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EXAMPLES OF THE FUNDAMENTAL THEOREM OF POKER

Example 1

Suppose your hand is not as good as your opponent's when you bet. Your opponent calls your bet, and you lose. But in fact you have not lost; you have gained! Why? Because obviously your opponent's correct play, if he knew what you had, would be to raise. Therefore, you have gained when he doesn't raise, and if he folds, you have gained a tremendous amount.

This example may also seem too obvious for serious discussion, but it is a general statement of some fairly sophisticated plays. Let's say in no-limit hold 'em you hold the and your opponent holds an offsuit

You check, your opponent bets, and you call. Now the ace of diamonds comes on fourth street, and you bet, trying to represent aces. If your opponent knew what you had, his correct play would be to raise you so much it would cost too much to draw to a flush or a straight on the last card, and you would have to fold. Therefore, if your opponent only calls, you have gained. You have gained not just because you are getting a relatively cheap final card but because your opponent did not make the correct play. Obviously if your opponent folds, you have gained tremendously since he has thrown away the best hand.

Example 2

Suppose there is $80 in the pot, and you have two pair. You are playing draw poker, and you bet $10, which we will assume is all you can bet. Your single opponent has a four flush - that is, four cards to a flush. The question is - are you rooting for him to call or fold? Naturally you want him to do what is most profitable for you. The Fundamental Theorem of Poker states that what is most profitable for you is for your opponent to make the incorrect play based on complete information about both hands. Since your opponent is getting 9-to-1 odds (his $10 call might win him $90) and is only about a 5-to-1 underdog to make a flush, it is correct for him to call because a call has positive expectation. Since it is correct for him to call, following the Fundamental Theorem, you are therefore rooting for him to fold.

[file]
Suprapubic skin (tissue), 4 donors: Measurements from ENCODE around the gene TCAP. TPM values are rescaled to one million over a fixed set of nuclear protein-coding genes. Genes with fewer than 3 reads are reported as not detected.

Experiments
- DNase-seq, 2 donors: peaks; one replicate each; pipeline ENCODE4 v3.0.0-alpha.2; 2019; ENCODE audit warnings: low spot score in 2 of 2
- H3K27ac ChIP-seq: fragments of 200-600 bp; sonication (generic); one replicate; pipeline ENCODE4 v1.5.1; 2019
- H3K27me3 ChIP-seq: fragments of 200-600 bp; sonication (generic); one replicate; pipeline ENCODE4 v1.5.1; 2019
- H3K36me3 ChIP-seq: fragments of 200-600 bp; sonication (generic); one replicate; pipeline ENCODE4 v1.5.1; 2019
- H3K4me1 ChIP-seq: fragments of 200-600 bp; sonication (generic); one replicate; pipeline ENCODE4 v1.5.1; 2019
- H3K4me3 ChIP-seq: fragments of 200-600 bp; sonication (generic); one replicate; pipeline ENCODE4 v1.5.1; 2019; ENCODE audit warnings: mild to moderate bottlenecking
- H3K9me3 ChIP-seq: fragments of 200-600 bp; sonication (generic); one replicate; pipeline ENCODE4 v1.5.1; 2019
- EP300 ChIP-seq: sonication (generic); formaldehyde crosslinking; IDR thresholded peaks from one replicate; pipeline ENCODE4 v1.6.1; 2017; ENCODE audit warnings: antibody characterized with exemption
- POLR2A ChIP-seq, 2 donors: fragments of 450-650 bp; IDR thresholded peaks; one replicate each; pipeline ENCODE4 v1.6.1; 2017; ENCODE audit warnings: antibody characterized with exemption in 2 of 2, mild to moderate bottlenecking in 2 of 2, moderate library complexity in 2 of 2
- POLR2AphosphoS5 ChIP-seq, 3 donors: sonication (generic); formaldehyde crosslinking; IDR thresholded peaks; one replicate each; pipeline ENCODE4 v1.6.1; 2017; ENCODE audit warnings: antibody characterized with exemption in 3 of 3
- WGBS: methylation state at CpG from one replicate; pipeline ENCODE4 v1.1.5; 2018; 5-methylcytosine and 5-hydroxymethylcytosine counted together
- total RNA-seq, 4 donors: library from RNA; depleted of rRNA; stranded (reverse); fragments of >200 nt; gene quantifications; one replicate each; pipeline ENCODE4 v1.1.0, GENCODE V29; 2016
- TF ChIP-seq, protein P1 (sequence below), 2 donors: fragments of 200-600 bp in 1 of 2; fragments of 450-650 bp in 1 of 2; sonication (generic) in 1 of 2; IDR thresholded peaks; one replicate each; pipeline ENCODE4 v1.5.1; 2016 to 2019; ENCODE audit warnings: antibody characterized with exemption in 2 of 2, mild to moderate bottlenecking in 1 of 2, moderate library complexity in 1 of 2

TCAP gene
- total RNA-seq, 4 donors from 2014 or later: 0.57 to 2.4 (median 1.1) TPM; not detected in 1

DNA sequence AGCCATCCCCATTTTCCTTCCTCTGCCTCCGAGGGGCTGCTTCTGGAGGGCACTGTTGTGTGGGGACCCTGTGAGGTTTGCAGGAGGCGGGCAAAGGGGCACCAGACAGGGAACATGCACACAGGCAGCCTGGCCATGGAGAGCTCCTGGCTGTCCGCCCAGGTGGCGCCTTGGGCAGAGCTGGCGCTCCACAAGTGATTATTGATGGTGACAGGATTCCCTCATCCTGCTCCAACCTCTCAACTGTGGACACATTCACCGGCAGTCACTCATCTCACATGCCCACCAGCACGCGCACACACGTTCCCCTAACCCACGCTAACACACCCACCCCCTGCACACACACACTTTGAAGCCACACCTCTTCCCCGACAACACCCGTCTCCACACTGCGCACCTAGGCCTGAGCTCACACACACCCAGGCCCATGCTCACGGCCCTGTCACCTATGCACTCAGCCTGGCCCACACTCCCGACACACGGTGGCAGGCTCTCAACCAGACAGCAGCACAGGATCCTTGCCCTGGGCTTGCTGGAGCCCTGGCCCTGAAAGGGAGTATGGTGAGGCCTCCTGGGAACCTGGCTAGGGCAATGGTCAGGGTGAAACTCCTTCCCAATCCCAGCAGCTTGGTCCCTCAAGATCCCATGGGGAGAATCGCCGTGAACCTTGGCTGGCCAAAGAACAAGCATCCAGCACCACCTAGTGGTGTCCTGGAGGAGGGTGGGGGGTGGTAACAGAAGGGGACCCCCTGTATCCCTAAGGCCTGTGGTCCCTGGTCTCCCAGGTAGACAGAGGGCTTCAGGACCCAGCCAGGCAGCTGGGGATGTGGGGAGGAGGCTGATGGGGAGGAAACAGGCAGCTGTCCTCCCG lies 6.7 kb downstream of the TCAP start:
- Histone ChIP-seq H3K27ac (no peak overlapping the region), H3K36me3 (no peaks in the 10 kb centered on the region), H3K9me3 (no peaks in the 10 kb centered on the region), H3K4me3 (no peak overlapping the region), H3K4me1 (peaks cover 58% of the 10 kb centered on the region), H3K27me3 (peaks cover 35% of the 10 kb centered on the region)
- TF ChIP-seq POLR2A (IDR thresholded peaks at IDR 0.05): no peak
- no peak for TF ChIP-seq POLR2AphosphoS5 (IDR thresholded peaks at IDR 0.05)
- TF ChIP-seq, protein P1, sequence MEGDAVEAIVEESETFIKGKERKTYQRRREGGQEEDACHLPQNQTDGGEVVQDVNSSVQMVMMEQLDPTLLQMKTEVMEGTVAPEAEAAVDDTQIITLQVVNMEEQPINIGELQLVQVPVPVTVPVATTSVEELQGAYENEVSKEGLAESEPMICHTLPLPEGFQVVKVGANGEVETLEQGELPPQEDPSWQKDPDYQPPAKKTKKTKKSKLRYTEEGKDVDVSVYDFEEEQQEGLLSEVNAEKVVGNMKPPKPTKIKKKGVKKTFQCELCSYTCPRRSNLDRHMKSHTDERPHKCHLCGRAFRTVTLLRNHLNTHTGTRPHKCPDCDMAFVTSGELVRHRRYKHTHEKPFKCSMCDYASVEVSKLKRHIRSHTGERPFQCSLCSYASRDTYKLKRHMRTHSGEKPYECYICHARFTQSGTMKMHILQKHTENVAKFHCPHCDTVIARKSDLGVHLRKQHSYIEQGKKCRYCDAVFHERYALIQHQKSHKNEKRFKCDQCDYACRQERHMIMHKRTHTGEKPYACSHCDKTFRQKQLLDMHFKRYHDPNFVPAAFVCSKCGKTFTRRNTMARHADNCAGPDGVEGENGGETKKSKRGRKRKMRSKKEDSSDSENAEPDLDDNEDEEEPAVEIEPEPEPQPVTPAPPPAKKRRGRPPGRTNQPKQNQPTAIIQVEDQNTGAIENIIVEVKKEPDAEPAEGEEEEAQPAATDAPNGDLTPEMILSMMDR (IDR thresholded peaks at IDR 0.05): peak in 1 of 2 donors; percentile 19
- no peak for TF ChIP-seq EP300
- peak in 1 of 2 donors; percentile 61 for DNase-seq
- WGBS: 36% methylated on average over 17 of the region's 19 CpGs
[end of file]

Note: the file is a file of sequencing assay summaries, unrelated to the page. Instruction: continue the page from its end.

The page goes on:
This sort of situation comes up frequently. You have the best hand, but your opponent is getting odds good enough to make it correct to call if he knew what you had. Therefore, you want your opponent to fold. By the same token, it is correct for you to chase when you are getting sufficient pot odds. If you don't chase, you are costing yourself money and, therefore, making money for your opponent.

Example 3

Since it is correct for your opponent to call when he is getting sufficient pot odds, you can sometimes make an opponent fold incorrectly by showing more strength than you actually have on an early betting round.

You are fairly sure he has kings. You now proceed to make a pair of 6s on board, and you bet. Your opponent will almost certainly fold a pair of kings since he is afraid you have made aces up.

Some people might say, "Well, wait a second. Why don't You want your opponent to call as long as his pair of kings is worse than your two small pair?" The answer is that if there are cards to come and your opponent is getting proper odds, you do better to win the pot right there. A pair of kings versus two smaller pair needs very short odds to justify a call. Since your opponent would have been correct to call, you gain when you make him fold.
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